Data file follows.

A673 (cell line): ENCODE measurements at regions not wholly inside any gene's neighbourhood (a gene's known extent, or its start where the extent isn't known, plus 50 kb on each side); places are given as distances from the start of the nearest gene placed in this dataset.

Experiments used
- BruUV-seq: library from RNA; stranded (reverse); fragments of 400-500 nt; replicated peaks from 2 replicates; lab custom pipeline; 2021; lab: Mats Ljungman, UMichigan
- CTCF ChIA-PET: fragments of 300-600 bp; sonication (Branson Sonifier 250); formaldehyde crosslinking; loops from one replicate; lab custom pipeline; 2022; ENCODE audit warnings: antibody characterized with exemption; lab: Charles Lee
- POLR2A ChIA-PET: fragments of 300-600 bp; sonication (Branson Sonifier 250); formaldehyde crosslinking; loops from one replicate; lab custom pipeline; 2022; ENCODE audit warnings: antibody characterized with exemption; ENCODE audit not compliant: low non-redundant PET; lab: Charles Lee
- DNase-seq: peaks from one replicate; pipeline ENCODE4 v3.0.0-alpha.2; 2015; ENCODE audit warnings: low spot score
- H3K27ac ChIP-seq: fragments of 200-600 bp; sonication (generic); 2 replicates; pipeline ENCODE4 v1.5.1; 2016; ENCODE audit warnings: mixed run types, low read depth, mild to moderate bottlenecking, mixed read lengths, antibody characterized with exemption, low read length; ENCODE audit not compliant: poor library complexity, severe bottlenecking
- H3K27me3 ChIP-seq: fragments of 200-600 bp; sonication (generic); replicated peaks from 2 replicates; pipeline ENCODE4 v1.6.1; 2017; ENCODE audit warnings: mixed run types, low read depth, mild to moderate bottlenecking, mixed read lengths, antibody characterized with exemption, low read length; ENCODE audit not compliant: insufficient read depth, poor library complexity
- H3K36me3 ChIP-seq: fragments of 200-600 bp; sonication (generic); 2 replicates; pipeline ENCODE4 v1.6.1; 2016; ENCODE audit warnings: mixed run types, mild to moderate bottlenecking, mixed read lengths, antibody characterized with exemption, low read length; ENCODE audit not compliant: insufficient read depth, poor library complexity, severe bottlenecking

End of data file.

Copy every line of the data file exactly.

A673 (cell line): ENCODE measurements at regions not wholly inside any gene's neighbourhood (a gene's known extent, or its start where the extent isn't known, plus 50 kb on each side); places are given as distances from the start of the nearest gene placed in this dataset.

Experiments used
- BruUV-seq: library from RNA; stranded (reverse); fragments of 400-500 nt; replicated peaks from 2 replicates; lab custom pipeline; 2021; lab: Mats Ljungman, UMichigan
- CTCF ChIA-PET: fragments of 300-600 bp; sonication (Branson Sonifier 250); formaldehyde crosslinking; loops from one replicate; lab custom pipeline; 2022; ENCODE audit warnings: antibody characterized with exemption; lab: Charles Lee
- POLR2A ChIA-PET: fragments of 300-600 bp; sonication (Branson Sonifier 250); formaldehyde crosslinking; loops from one replicate; lab custom pipeline; 2022; ENCODE audit warnings: antibody characterized with exemption; ENCODE audit not compliant: low non-redundant PET; lab: Charles Lee
- DNase-seq: peaks from one replicate; pipeline ENCODE4 v3.0.0-alpha.2; 2015; ENCODE audit warnings: low spot score
- H3K27ac ChIP-seq: fragments of 200-600 bp; sonication (generic); 2 replicates; pipeline ENCODE4 v1.5.1; 2016; ENCODE audit warnings: mixed run types, low read depth, mild to moderate bottlenecking, mixed read lengths, antibody characterized with exemption, low read length; ENCODE audit not compliant: poor library complexity, severe bottlenecking
- H3K27me3 ChIP-seq: fragments of 200-600 bp; sonication (generic); replicated peaks from 2 replicates; pipeline ENCODE4 v1.6.1; 2017; ENCODE audit warnings: mixed run types, low read depth, mild to moderate bottlenecking, mixed read lengths, antibody characterized with exemption, low read length; ENCODE audit not compliant: insufficient read depth, poor library complexity
- H3K36me3 ChIP-seq: fragments of 200-600 bp; sonication (generic); 2 replicates; pipeline ENCODE4 v1.6.1; 2016; ENCODE audit warnings: mixed run types, mild to moderate bottlenecking, mixed read lengths, antibody characterized with exemption, low read length; ENCODE audit not compliant: insufficient read depth, poor library complexity, severe bottlenecking